Archive for August 28th, 2007

Broiled lobster

At our home we eat shellfish regularly (from shrimp to full crabs), but this was the first time we bought and cooked lobster. In fact, it was just my second or third time in my life that I had a lobster tail. It was pretty good, but the price still seemed steep ($14 each). Here’s how I cooked it tonight.

Ingredients (for 2)
* 2 lobster tails
* 1/4 cup olive oil
* 1/2 cup lemon juice
* 1 medium onion
* paprika
* salt

1. Wash the lobster. Get your cooking shears and carefully cut and discard the semi-hard membrane along the belly of the lobster in order to expose it for easier cook-through.
2. Peel, and then cut the onion in small pieces. Place the pieces in a large bowl.
3. In the same bowl add the oil, lemon, some salt and a generous amount of paprika. Using a fork mix everything well.
4. Place the lobster tails there too and let it marinate in the fridge for one to two hours.
5. Preheat the broiler for 10 minutes. In a grilling oven dish place your lobster with the hard shell facing down and pour half of the marinating sauce on it. Broil for 4 minutes.
6. Turn your lobster tails so the hard shell faces up and broil for 7 minutes.
7. Turn again, add the other half of the marinating sauce and cook for 3 more minutes. Enjoy with spicy tartar sauce and vegetables.

Broiled lobster tail

Come to mama, PS3

We went over to Brian’s last night (Drist‘s guitarist) to drop off the (bug fixed) final cut of the video interview I shot for the band the other day. I burned a CD with the 1080p h.264 version of the 10-min video (10mbps, 640 MBs), as the idea was to play it back on his 1080p TV via his PS3.

JBQ and I liked the result so much that on the way back we discussed getting a PS3 — failing a better AppleTV. I mean, come on. Here I got an expensive HD camera and no way to play back my videos on our big TV other than through the error prone, arcane & archaic DV tapes.

In our good (?) fortune, Amazon was running a deal today: a PS3, plus 8 Blu-Ray movies. So we went for it, JBQ just ordered it. We went for the 60GB version of the PS3 instead of the 80GB one because the 60GB version does PS2 simulation in hardware instead of software emulation (which translates to better compatibility for our 100+ PS2 games in our collection).

I am personally interested only in the Blu-Ray drive and the H.264 capabilities of the PS3 of course, but JBQ will love playing the new Grand Turismo in there, that’s for sure. I already changed our Netflix profile too and it now includes both Blu-Ray and HD-DVD titles in our queue.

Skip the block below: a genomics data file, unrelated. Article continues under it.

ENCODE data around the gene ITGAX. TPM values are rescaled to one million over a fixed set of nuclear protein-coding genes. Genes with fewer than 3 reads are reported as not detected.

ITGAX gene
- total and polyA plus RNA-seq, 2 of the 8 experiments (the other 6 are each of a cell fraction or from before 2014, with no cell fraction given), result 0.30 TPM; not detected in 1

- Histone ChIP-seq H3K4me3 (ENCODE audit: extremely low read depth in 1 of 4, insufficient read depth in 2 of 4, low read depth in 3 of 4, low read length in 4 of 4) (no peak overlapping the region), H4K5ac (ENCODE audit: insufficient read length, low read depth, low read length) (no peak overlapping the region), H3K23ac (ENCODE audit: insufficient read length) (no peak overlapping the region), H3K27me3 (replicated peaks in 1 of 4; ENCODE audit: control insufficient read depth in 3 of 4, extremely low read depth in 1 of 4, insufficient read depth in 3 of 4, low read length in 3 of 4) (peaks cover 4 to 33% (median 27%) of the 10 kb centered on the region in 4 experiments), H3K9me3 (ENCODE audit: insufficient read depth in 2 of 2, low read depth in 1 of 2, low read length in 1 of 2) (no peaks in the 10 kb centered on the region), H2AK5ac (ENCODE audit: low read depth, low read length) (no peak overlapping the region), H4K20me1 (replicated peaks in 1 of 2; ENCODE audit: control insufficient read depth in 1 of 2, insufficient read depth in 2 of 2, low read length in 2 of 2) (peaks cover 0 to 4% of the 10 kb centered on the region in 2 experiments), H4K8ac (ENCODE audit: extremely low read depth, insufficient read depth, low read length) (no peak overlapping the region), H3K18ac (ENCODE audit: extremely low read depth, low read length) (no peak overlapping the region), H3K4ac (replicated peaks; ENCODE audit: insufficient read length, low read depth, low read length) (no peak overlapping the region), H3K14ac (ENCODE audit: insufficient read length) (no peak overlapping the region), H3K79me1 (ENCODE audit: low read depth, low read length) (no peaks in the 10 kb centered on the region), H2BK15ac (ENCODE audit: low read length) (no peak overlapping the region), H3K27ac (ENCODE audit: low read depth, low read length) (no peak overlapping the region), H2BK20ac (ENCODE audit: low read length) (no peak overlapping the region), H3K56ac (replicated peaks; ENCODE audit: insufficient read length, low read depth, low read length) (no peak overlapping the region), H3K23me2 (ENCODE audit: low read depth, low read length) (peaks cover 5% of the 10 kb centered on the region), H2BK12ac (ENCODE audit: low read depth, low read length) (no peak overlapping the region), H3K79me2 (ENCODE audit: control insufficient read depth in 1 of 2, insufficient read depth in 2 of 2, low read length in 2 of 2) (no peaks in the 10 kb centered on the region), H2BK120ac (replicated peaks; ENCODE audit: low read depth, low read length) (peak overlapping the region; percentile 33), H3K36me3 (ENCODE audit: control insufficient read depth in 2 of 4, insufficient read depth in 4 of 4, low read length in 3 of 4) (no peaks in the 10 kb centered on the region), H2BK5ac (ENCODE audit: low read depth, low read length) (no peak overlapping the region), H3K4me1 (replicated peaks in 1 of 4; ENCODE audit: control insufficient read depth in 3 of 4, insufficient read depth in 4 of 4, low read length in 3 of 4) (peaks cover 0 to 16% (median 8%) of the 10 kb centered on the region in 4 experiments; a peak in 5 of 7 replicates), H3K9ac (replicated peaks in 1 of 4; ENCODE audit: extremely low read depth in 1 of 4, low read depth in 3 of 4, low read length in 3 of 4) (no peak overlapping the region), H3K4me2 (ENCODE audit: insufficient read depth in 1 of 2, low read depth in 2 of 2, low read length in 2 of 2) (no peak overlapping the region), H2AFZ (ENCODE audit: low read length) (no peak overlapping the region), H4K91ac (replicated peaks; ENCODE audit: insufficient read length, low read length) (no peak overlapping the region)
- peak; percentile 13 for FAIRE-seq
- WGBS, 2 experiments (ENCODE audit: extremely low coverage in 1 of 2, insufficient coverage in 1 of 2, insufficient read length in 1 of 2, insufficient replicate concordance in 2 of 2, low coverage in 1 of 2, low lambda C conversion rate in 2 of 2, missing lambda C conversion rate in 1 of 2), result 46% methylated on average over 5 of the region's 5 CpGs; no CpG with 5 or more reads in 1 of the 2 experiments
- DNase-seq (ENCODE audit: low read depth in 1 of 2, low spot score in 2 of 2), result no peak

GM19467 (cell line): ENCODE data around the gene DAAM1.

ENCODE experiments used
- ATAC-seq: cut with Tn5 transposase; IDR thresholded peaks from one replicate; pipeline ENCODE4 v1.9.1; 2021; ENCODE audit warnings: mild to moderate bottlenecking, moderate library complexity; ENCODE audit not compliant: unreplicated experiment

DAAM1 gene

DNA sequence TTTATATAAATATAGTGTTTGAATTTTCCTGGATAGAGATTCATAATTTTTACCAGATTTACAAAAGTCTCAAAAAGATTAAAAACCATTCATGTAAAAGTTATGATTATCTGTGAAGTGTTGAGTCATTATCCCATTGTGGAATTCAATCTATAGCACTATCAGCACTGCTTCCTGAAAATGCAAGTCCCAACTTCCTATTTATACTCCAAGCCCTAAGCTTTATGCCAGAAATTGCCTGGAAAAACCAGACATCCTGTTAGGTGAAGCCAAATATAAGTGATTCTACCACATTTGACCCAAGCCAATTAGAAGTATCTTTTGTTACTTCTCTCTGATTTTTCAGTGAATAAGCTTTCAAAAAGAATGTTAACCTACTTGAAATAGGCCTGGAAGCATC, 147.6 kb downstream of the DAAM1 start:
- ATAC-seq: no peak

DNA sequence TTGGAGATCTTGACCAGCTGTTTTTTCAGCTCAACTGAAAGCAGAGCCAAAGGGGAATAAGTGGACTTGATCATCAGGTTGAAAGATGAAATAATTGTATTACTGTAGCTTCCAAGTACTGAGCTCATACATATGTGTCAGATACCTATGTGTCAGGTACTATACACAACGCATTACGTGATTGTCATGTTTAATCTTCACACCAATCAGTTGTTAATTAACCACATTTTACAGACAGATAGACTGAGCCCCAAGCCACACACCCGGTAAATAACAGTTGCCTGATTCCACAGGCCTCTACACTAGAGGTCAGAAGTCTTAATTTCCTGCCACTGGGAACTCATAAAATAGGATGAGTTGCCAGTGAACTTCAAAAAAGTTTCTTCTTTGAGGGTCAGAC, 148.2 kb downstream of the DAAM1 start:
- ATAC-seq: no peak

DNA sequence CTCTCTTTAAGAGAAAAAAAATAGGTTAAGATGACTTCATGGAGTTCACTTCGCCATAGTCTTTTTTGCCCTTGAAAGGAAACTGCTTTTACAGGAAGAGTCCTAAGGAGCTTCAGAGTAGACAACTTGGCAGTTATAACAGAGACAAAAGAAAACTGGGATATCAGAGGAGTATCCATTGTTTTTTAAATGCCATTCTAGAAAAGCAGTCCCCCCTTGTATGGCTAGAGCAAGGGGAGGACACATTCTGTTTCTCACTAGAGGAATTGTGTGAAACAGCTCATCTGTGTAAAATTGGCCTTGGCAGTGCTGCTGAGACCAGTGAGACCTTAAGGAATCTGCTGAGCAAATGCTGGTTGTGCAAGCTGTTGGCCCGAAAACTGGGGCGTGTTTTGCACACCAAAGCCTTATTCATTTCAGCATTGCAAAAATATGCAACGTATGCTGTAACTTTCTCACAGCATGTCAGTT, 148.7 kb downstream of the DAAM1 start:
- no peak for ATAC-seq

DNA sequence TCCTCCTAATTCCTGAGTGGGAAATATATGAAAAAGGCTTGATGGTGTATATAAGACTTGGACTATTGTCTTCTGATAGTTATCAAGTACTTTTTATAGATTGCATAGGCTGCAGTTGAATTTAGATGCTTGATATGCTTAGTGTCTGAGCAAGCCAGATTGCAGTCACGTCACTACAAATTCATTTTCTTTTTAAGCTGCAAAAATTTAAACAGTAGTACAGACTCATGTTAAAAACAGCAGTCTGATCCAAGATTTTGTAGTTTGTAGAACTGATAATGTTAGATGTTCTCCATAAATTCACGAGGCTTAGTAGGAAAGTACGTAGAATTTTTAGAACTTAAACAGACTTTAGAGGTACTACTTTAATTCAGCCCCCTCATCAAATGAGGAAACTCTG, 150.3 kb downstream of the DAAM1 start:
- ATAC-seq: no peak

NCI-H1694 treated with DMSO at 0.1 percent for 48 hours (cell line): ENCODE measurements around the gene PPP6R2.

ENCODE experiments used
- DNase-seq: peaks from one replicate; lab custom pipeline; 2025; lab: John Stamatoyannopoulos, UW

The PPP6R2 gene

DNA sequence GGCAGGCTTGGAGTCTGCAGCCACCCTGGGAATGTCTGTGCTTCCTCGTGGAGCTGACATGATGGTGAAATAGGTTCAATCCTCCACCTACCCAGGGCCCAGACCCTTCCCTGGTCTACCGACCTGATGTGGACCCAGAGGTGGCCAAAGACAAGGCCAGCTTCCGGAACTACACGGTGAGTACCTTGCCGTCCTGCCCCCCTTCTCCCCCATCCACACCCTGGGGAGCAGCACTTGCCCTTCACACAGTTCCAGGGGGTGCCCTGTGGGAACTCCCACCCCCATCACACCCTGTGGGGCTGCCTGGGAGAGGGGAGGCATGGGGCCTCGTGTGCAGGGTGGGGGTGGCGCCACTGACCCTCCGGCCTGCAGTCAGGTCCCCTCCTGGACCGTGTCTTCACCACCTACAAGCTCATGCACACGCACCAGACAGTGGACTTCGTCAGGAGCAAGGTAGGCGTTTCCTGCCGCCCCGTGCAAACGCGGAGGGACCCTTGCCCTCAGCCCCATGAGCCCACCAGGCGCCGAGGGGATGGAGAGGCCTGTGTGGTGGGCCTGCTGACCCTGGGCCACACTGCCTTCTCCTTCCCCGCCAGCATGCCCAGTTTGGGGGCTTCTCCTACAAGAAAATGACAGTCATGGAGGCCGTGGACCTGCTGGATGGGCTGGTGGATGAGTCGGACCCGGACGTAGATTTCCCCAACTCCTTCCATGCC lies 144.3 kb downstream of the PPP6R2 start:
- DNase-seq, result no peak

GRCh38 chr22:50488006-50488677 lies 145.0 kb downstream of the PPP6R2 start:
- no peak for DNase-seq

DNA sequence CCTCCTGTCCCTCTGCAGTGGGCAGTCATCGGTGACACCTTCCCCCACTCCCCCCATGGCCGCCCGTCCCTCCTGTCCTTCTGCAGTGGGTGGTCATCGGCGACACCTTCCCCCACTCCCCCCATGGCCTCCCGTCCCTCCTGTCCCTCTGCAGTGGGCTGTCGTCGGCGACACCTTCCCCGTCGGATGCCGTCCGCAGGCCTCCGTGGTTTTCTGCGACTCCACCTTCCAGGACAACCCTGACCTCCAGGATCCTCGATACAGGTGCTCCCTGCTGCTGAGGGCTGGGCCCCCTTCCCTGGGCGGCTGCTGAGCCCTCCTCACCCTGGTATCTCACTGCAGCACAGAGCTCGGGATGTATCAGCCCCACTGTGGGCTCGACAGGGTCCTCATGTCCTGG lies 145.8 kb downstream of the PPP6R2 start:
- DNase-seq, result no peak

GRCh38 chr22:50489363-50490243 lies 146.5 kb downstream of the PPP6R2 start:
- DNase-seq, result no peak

Dear readers, meet Jacob

It’s 99% certain that this guy has been casted as “Jacob” for the upcoming “Lost” season. I must say that while I don’t know if the guy can act, he looks every bit as I envisioned Jacob. Great casting! Update: Apparently not Jacob. 🙁

TV is dying, says Google expert

One of the founding fathers of the internet has predicted the end of traditional television” writes the Telegraph.

Not quite yet, but it’s getting there. When the majority of people get high-speed DSL and a BitTorrent-like engine is built on Adobe Flash (just like Joost does to share the bandwidth among users, because the TCP/IP protocol is not ideal for 1:1 streaming), there is absolutely no reason why traditional TV should exist. The reason why “TV programmes” are in a sequential order with special timetables it’s because traditional TV does not have an OnDemand system. People must sit down in front of a TV at a specific time to watch their favorite show, and failing that they must record it and watch it later. But there is no reason to do that with true OnDemand TV. You visit the web site you want (or an HD version of YouTube, or a future AppleTV’s internet channel) and just like with Joost, you pick to watch the latest episode of your favorite show either on a computer screen, or on your big internet-ready TV set.

Joost is the first company to “get it”, although I have my doubts about how it will play with Comcast’s ISP net neutrality policies overtime, plus I don’t find anything interesting to watch there, and quality is pretty low compared to very nice quality of ABC’s new HD availability.

Oh well, we are getting there. Transition will happen. And those networks that won’t make it, they will die a slow death.

Apple faces new class-action suit over locked iPhones

Apple Inc. is facing yet another class-action lawsuit over its iPhone, this time from a New York State resident who claims the company failed to adequately disclose to consumers that the handset is locked to AT&T’s network and that using the device internationally would result in substantial data roaming chargeswrites AppleInsider.

I don’t think that Apple failed to adequately disclose to consumers that the handset is locked to AT&T’s network. You can’t even buy an iPhone without getting an AT&T contract, let alone that the relationship between the two companies was known from the beginning. This lawsuit does not hold ground in my opinion.

However, I hate locked phones as much as the next guy. I never buy or agree to review locked phones. I guess, that’s my own version of “software freedom”.

I also read recently that AT&T lawyers stopped the release of unlocked iPhones, which is sad. They should not have the right to do that. The DMCA was modified a few years back to allow these kinds of hacks, although of course nothing is black and white. Hopefully, the hacks would at least be released as software patches so users can decide themselves to unlock an iPhone or not. BusinessWeek wrote an article too.

I like Google’s perspective, if this rumor is true: open spectrum, open devices, open software.